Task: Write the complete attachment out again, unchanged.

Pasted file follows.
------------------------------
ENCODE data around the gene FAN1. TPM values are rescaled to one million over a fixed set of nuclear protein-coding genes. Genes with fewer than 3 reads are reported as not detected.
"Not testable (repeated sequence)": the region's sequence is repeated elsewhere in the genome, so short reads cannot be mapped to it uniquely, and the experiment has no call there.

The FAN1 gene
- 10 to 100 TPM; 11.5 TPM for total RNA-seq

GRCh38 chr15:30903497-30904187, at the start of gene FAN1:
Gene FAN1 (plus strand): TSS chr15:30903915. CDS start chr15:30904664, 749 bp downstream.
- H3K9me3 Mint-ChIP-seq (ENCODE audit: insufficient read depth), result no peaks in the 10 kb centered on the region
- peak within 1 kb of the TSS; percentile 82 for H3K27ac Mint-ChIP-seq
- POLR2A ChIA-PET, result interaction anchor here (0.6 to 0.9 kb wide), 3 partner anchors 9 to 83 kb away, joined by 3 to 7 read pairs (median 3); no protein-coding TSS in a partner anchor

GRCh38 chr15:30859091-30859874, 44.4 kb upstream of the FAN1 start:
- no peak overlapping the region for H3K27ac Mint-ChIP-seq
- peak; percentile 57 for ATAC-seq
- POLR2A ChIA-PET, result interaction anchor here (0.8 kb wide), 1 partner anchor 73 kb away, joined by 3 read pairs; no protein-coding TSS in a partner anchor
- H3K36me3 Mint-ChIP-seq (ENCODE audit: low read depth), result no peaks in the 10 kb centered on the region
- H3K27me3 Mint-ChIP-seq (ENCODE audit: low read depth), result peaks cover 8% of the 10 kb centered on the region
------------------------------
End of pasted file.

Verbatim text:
ENCODE data around the gene FAN1. TPM values are rescaled to one million over a fixed set of nuclear protein-coding genes. Genes with fewer than 3 reads are reported as not detected.
"Not testable (repeated sequence)": the region's sequence is repeated elsewhere in the genome, so short reads cannot be mapped to it uniquely, and the experiment has no call there.

The FAN1 gene
- 10 to 100 TPM; 11.5 TPM for total RNA-seq

GRCh38 chr15:30903497-30904187, at the start of gene FAN1:
Gene FAN1 (plus strand): TSS chr15:30903915. CDS start chr15:30904664, 749 bp downstream.
- H3K9me3 Mint-ChIP-seq (ENCODE audit: insufficient read depth), result no peaks in the 10 kb centered on the region
- peak within 1 kb of the TSS; percentile 82 for H3K27ac Mint-ChIP-seq
- POLR2A ChIA-PET, result interaction anchor here (0.6 to 0.9 kb wide), 3 partner anchors 9 to 83 kb away, joined by 3 to 7 read pairs (median 3); no protein-coding TSS in a partner anchor

GRCh38 chr15:30859091-30859874, 44.4 kb upstream of the FAN1 start:
- no peak overlapping the region for H3K27ac Mint-ChIP-seq
- peak; percentile 57 for ATAC-seq
- POLR2A ChIA-PET, result interaction anchor here (0.8 kb wide), 1 partner anchor 73 kb away, joined by 3 read pairs; no protein-coding TSS in a partner anchor
- H3K36me3 Mint-ChIP-seq (ENCODE audit: low read depth), result no peaks in the 10 kb centered on the region
- H3K27me3 Mint-ChIP-seq (ENCODE audit: low read depth), result peaks cover 8% of the 10 kb centered on the region